April 25, 2013 - National Transportation Safety Board chairman Deborah Hersman today specifically recognized EAA for its efforts to improve aviation safety and exceeding recommendations in regards to amateur-built aircraft safety.
Writing in her official blog, NTSB Safety Compass, Hersman noted that the NTSB had recommended in May 2012 that EAA create and publish information regarding those people who held a Letter of Deviation Authority (LODA) that allowed flight and transition instruction in experimental category aircraft. Hersman wrote that EAA not only researched and published the list, but took further steps to improve the availability of instruction and flight-test talent for aircraft builders.
"In short, EAA did more than create the list (what we recommended). It made extensive efforts to inform the E-AB pilot community of the list and to extend the training to a builder/owner's own new aircraft," Hersman wrote. "Great job, EAA, exceeding expectations and taking specific steps to improve safety."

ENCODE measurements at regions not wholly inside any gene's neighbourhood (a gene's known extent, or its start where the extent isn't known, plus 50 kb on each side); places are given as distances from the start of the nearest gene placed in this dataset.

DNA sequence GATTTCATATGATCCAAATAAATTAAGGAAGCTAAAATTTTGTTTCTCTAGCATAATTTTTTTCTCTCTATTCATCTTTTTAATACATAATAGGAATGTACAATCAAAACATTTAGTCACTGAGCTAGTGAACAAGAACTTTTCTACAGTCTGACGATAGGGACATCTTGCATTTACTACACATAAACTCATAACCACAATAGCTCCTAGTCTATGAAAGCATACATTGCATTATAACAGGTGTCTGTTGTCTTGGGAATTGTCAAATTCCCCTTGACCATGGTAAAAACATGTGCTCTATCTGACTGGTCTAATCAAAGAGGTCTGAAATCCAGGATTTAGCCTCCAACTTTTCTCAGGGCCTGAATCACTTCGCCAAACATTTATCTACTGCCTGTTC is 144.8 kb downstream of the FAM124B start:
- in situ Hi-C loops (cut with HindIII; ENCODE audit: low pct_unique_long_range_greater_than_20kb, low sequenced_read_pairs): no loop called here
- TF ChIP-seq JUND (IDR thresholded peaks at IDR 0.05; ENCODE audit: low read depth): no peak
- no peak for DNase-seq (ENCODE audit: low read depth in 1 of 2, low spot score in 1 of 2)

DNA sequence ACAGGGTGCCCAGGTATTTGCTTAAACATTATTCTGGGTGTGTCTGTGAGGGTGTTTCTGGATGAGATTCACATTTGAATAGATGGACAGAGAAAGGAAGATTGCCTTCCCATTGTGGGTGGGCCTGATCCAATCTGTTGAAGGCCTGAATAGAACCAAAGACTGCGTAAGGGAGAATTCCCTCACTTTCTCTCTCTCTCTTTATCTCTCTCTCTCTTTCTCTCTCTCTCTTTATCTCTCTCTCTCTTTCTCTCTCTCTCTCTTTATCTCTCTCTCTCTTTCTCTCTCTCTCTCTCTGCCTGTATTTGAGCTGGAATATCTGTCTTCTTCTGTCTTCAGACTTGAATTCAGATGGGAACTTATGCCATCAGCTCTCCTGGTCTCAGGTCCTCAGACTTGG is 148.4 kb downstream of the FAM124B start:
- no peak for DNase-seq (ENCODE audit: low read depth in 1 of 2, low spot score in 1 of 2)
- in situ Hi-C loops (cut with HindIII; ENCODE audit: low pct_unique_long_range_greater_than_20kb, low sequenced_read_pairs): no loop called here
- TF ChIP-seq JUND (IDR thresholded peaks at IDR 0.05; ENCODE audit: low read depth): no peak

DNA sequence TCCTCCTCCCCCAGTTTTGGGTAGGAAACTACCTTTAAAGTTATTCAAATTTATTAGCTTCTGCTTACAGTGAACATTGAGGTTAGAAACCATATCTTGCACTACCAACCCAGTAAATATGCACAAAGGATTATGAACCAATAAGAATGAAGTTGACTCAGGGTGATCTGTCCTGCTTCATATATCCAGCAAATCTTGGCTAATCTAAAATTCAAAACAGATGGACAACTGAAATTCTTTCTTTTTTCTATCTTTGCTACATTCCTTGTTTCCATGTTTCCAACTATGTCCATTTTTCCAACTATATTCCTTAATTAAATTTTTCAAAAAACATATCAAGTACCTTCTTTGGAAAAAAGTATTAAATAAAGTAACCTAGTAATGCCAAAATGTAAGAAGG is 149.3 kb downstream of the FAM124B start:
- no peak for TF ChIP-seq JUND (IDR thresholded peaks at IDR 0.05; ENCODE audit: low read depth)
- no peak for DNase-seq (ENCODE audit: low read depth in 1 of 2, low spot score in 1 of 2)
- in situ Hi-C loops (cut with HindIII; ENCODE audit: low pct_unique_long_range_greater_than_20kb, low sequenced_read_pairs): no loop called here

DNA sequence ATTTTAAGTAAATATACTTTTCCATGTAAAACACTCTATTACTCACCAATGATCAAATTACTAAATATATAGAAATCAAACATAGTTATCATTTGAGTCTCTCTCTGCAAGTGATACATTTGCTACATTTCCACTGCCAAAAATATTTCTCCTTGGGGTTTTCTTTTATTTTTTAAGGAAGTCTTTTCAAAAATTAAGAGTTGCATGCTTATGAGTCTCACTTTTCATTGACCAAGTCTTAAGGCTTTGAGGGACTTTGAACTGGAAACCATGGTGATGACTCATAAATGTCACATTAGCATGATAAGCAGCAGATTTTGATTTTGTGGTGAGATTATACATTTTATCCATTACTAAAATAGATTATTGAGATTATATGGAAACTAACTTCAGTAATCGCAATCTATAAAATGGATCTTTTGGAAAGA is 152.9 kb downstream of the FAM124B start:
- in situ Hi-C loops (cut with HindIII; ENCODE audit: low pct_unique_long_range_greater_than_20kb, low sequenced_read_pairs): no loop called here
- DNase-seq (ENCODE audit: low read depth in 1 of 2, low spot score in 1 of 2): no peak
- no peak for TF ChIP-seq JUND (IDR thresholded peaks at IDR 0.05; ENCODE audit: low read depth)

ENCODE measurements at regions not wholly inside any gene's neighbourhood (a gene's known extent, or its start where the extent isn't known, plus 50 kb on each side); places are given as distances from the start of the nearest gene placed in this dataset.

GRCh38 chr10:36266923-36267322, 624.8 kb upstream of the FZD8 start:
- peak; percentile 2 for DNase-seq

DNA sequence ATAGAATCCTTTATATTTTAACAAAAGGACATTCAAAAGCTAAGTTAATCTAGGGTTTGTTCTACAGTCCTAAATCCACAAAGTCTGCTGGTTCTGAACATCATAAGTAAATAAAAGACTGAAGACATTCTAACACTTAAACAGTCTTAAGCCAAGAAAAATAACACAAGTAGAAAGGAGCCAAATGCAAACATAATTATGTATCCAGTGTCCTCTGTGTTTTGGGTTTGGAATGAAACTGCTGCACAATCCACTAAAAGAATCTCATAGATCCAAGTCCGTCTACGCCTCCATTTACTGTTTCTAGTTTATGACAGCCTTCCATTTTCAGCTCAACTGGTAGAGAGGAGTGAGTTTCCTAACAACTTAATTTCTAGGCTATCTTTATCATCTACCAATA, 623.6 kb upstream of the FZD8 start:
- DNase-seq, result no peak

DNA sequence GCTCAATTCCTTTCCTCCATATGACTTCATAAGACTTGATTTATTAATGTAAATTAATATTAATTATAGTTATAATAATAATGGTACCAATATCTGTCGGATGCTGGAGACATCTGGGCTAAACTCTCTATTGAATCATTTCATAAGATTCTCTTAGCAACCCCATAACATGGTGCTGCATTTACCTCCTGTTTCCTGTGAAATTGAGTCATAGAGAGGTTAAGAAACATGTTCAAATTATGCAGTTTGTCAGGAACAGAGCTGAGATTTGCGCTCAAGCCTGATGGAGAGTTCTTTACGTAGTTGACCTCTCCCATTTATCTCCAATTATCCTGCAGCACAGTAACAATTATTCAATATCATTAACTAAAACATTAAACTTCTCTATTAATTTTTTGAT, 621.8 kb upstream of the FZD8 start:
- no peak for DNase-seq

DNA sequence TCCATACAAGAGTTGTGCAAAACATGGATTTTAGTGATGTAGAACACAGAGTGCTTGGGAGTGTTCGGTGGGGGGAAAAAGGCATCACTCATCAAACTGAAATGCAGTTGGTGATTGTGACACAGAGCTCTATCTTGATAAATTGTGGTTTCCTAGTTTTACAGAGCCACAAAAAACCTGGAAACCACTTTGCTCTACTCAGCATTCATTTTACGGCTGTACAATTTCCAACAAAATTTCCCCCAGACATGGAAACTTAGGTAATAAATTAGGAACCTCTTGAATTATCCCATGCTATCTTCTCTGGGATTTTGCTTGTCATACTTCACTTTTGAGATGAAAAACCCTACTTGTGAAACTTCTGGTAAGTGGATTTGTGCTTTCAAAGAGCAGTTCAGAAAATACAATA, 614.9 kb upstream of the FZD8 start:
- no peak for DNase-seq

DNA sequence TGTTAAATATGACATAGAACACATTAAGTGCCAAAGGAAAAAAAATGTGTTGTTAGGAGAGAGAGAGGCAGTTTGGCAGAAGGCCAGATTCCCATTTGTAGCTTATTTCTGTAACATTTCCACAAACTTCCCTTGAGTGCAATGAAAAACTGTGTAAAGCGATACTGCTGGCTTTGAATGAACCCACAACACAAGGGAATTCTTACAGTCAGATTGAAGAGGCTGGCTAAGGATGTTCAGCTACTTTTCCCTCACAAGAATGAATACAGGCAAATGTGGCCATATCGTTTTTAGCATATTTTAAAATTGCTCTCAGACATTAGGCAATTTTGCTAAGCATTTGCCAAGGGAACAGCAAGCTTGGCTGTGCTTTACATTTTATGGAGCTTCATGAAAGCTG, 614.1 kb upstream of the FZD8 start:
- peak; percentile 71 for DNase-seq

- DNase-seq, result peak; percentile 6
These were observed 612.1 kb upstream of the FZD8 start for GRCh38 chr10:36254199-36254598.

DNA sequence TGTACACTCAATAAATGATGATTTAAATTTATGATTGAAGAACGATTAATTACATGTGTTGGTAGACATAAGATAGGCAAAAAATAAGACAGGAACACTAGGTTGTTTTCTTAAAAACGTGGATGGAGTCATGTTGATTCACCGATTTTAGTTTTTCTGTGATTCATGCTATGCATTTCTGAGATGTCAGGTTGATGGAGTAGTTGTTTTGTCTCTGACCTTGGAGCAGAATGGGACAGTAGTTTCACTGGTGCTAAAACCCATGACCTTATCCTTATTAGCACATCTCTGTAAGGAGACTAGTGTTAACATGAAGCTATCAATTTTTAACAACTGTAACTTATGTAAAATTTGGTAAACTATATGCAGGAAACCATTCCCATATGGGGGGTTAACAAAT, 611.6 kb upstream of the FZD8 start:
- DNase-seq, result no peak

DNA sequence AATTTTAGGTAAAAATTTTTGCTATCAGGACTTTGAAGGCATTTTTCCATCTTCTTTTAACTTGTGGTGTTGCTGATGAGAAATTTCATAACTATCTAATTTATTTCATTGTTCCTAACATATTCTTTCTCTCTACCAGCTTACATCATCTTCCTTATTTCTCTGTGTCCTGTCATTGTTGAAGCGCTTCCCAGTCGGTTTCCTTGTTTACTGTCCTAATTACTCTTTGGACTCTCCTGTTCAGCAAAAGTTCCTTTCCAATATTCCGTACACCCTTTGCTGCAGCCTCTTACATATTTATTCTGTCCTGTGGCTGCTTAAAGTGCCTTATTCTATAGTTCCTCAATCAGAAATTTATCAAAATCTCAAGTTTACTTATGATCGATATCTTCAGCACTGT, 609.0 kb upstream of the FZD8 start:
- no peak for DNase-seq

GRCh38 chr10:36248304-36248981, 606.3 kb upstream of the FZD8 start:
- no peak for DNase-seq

EAA is continuing and expanding its work to improve amateur-built safety through a variety of other activities and programs. That includes the organization's participation in the FAA Loss of Control Working Group, providing leadership to the Type Club Coalition, and efforts in aircraft certification and flight training.
"Safety is always the top priority," said Sean Elliott, EAA's vice president of advocacy and safety. "We are very appreciative of NTSB Chairman Hersman's public recognition of EAA's efforts. We will continue to work toward improving safety while pursuing our mission of growing participation in aviation, especially for those who want to participate by building and flying their own aircraft."
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Board credits EAA for safety programs and leadership in GA community.
EAA initiatives, both long-standing programs and new partnerships with other aviation organizations and industry members, are aimed at a single goal: Enhancing GA safety.
Fiscal year 2013 figures from the Federal Aviation Administration indicate that fatal accidents in amateur-built aircraft in the U.S. declined by 30 percent when compared to fiscal year 2012.